December 4, 2023


General For All

Preparing Your Roof for a DMD Sensor Installation

differential pressure transmitter DMD 831

The DMD sensor is a micro-optical-electrical-mechanical system (MOEMS) that allows for resolvable spatial light modulation. It works by changing the orientation of a large number of micromirrors.

The individual square micromirrors can tilt toward or away from a light source in nanoseconds. This makes it possible to achieve high-resolution moving pictures.

Preparing Your Roof for the Installation

There are many components to consider in planning a successful dmd sensor installation. One of the best ways to get the job done is to ensure your company has a well-organized and documented procedure for implementing the technology into your operation. The most critical component in this regard is a clear understanding of the technical aspects of the DMD technology, the associated safety and security procedures, and the expected life of the equipment in a given installation. Understanding the relevant risks can go a long way toward reducing downtime and costly repair. Moreover, the best way to protect the equipment is to keep it locked in a secure area and good condition.

Getting Ready for the Installation

DMD chips have hundreds of thousands of microscopic mirrors arranged in an array corresponding to the image pixel. Depending on the control signal, each mirror can be switched to an on or off state (tilt +-10-12deg).

The switch time can be as fast as microseconds, making DMD ideal for projectors producing moving pictures. The mirrors can be positioned to provide two stable states (+12deg and -12deg) based on each pixel’s geometric and electrostatic properties.

During each data sampling cycle, a computer generates a measurement matrix, which is sent to the DMD to be presented by turning each mirror “On” or “Off.” The CNT detector and readout device will then measure the photon current and transform it into digital data sent to the DAQ card for processing.

A shorter adequate display time can be achieved by loading a subset of blocks during the mirror settle time of another subset of blocks in a cascading fashion down the surface of the DMD. This operation is similar to how a focal plane shutter works in a modern SLR camera to achieve high shutter speeds.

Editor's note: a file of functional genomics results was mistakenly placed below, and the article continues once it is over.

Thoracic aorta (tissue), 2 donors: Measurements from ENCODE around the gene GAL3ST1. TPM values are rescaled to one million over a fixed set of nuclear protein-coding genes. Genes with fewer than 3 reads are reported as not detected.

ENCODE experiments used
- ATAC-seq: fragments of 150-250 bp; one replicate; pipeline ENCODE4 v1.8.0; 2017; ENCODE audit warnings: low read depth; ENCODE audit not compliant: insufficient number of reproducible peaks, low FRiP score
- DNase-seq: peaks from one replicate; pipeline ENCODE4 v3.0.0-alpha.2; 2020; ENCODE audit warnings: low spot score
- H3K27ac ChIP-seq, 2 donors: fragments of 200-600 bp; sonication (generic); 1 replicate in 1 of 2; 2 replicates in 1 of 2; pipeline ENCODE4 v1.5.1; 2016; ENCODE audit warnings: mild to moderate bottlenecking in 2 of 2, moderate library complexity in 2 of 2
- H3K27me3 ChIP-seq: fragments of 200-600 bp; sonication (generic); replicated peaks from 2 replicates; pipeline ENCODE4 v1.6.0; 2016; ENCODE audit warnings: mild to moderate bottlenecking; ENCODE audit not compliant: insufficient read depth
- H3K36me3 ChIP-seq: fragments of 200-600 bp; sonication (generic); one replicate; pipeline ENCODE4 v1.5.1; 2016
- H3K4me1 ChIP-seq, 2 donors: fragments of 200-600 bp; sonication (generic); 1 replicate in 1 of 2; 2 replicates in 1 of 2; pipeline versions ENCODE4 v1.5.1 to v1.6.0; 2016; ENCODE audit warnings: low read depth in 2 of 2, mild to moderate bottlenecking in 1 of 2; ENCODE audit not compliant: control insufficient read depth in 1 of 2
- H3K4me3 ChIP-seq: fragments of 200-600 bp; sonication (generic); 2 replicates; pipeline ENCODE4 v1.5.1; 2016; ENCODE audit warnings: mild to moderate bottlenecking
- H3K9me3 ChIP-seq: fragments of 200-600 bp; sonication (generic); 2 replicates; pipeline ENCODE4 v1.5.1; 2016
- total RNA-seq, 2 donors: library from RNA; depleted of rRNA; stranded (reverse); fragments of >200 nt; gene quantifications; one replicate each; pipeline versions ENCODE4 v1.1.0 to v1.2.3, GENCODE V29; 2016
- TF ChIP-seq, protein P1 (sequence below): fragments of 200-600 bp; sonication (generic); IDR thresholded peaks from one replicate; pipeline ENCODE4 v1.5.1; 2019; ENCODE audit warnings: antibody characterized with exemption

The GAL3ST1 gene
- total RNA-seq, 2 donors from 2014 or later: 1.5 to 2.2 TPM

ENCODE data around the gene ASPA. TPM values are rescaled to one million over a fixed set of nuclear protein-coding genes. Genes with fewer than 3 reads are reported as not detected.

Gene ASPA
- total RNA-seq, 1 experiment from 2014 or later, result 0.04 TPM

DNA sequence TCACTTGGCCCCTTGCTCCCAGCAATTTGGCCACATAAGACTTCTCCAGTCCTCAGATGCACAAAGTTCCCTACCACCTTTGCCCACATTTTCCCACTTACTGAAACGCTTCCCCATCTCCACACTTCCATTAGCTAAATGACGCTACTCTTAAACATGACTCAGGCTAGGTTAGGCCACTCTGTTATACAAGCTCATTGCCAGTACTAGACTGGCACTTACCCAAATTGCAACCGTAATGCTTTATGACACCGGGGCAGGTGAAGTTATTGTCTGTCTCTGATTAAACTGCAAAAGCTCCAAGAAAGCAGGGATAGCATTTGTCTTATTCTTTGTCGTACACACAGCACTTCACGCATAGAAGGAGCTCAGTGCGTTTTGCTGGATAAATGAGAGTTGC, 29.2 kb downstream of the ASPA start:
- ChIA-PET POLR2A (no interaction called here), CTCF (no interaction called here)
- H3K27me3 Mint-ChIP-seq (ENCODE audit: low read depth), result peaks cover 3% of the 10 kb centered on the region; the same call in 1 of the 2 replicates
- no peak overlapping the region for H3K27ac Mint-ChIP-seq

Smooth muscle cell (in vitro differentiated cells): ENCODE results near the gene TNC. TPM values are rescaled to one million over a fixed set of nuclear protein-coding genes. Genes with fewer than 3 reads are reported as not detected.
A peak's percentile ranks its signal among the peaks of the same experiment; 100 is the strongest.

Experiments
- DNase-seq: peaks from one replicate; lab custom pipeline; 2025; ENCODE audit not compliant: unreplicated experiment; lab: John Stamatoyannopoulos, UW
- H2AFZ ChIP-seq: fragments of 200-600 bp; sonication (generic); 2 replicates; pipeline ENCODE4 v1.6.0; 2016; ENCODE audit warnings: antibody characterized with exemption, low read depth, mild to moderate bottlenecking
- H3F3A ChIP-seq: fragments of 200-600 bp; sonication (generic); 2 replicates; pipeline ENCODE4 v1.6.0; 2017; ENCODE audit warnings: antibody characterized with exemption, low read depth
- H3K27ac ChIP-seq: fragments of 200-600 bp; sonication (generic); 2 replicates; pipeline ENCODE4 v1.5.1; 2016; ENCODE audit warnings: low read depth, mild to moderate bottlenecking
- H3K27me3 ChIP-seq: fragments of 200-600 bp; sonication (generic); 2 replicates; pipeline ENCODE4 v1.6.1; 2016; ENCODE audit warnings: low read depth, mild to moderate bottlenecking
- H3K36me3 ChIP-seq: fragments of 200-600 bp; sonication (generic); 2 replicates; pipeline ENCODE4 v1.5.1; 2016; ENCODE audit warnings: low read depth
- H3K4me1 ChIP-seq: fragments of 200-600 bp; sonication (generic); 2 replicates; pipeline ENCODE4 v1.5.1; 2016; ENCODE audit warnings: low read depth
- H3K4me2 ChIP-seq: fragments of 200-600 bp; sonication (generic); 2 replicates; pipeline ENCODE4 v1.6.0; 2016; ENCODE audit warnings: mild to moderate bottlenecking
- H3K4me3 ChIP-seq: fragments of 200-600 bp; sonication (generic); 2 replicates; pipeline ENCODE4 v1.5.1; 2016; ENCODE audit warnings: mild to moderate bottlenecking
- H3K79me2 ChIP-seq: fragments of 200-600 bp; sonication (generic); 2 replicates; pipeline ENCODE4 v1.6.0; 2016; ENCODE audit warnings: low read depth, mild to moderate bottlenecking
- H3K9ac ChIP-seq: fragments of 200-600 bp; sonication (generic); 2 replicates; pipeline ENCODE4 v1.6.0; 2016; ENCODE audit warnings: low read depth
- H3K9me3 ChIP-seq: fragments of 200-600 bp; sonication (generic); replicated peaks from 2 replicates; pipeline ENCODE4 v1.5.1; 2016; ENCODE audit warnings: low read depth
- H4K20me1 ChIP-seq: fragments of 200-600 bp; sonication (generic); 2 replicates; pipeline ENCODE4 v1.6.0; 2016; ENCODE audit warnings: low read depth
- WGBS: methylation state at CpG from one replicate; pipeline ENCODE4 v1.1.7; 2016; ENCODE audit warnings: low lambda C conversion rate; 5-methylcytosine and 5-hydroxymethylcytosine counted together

Preparing Your Home for the Installation

Digital micromirror devices (DMDs) have been slowly making their way into biomedical instruments. These tweezer-like arrays can realize an impressive number of optical feats, including high-speed spatial light modulation and orientation tracking.

Typically, these arrays are made up of micromirrors incorporated into a single chip to form a display with a resolution of at least a few thousand pixels. They are mounted on an electronic driver consisting of an integrated signal processor and a formatter that outputs signals correctly to create images on a video screen.

Many components go into a DMD, but particularly noteworthy is the reflective mirrors’ microstructure. The microstructure is the brainchild of several sequences of deposition and etching processes, all on silicon wafers fabricated in an automated and highly repeatable manner. The microstructure can be viewed with the aid of a microscope or SEM.

Preparing for the Installation

The microstructure of the mirrors on a DMD is built up by several sequences of deposition and etching on the surface of a typical silicon wafer. This structure is not designed to tilt but to stay landed in one direction. To accomplish this, the post holding the mirror is attached to a yoke and connected to the torsion hinge. The collar rotates with the torsion hinge, which is not a mirror, allowing for a smooth transition between tilts.

The DMD can be designed to display an image in a short period. This is accomplished by loading a subset of blocks during the mirror settle time of another subset of blocks. In a cascading fashion, this process sweeps down the DMD surface until the entire image has been displayed. This operation is similar to the way a focal plane shutter works in a modern SLR camera to achieve high shutter speeds.